By Melisse Gelula and Alexia Brue of WellandGoodNYC.com
1. Test-drive the teacher
It might sound obvious, but the most important aspect of a yoga retreat is the teacher—not the exotic location. So if you can, take a class with him or her first. Spending $2500, plus a flight to the Caribbean, for an immersion week with someone whose yoga style you hate is not a test drive.
2. Don’t be wooed by just any spa
Spas very often cater to first-time yogis, and instruction can be seriously uneven place to place. In fact, if you have a regular yoga practice at home, you may know more than the spa’s resident or on-call yoga teacher. So look for a spa or resort that proudly provides teacher bios, has a regular schedule of yoga classes (often it’s for local members), or a great visiting teacher, like all the ones mentioned in our article.
3. Consider that you may be star struck
You have her DVDs, and everyone at your studio sort-of secretly worships this yogi, who lives in, say, Los Angeles. Go, but know that big names can equal big price tags, and you may be one of 100 students on the retreat. Be sure to ask how many guests the retreat allows. And beginners take note: unless the retreat is targeted to basics, you’re better off finding one that is.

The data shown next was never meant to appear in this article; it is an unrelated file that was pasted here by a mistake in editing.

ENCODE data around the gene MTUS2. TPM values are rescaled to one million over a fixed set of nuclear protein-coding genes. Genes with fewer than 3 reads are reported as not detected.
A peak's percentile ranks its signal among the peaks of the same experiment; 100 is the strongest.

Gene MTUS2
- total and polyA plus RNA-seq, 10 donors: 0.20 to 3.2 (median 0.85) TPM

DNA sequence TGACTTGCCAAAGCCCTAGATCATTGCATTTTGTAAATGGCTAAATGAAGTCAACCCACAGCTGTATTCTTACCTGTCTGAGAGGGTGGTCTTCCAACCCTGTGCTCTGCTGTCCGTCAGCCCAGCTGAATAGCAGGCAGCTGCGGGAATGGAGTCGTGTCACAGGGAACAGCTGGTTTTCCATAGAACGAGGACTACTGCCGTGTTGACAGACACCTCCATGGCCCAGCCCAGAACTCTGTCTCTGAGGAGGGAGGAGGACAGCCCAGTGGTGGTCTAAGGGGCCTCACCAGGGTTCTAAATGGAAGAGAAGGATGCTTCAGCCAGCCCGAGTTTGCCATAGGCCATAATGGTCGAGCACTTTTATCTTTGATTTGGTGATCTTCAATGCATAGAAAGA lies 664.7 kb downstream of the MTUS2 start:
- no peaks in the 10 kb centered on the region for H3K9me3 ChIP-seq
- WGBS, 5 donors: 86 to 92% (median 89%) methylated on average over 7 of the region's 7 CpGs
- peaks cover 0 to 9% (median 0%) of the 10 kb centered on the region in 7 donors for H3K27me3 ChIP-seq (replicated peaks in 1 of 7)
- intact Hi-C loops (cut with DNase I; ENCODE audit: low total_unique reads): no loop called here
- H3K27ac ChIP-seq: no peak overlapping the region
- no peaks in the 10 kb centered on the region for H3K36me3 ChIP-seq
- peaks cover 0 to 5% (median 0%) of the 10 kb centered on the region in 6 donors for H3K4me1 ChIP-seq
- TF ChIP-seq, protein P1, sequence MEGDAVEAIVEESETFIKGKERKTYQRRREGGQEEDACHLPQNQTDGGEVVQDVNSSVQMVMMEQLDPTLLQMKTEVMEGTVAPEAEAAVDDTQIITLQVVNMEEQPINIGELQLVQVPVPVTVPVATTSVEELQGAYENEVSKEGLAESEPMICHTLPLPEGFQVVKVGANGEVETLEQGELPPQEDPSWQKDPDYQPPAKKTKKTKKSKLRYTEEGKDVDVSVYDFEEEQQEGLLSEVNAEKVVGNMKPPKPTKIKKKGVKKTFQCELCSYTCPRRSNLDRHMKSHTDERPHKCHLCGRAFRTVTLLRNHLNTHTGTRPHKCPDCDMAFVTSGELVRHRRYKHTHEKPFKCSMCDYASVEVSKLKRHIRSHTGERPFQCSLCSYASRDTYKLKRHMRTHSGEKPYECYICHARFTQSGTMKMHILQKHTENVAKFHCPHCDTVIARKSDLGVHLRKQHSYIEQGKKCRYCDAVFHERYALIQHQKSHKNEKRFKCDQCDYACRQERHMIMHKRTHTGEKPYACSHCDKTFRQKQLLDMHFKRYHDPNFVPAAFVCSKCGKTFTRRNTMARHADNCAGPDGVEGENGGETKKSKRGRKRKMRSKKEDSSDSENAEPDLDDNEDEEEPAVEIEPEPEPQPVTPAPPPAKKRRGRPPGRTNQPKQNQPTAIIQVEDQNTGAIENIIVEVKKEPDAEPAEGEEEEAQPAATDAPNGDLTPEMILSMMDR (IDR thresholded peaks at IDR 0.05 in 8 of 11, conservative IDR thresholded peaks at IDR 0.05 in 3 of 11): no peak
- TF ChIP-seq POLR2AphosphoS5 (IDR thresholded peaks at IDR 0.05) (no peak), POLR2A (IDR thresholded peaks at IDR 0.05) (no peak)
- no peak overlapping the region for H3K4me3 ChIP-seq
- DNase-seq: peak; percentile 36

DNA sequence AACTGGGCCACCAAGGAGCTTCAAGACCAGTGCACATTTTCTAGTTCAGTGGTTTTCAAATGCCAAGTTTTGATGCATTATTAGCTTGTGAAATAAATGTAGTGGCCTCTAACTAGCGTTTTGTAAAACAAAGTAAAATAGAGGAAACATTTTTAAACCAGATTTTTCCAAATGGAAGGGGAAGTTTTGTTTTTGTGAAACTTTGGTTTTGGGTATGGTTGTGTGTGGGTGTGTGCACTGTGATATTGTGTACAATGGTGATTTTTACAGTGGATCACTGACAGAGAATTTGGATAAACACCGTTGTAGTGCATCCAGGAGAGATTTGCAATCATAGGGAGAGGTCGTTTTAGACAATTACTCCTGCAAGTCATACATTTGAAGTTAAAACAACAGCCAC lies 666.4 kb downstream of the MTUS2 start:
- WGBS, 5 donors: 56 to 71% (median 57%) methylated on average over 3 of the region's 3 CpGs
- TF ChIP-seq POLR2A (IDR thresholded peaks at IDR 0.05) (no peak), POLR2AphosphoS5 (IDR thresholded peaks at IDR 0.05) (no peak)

4. Don’t expect alone time
Most of us aren’t used to traveling with groups of relative strangers. So realize that togetherness is a big part of the retreat lifestyle (4 hours of yoga a day, plus meals at group tables, etc.), and that you won’t always be able to do your own thing. Ask yourself, are you interested in making new friends? Or are you really interested in a silent meditation retreat?
Melisse Gelula is co-founder of Well+Good. She is the former editor-in-chief of SpaFinderLifestyle.com, spa beauty editor at Luxury SpaFinder Magazine, and travel editor at Fodor’s Travel Publications. She has an MA in English Literature from the University of Toronto and has completed six years of training as a psychoanalyst. Melisse has written for such publications as Departures, Martha Stewart Living, Organic Spa, and Budget Travel and has been featured as an industry expert in the New York Times and on CNN.com, the Travel Channel, E! News, and more.
Alexia Brue is co-founder of Well+Good. She was a contributing editor at Luxury SpaFinder and Spa magazines and is the author of Cathedrals of the Flesh: My Search for the Perfect Bath (Bloomsbury). She has an MA in arts & culture journalism from the Columbia School of Journalism and has written for the New York Times Magazine, Vogue, and Conde Nast Traveler among others. Alexia has appeared on the Travel Channel, NPR’s All Things Considered, BBC Radio, and more.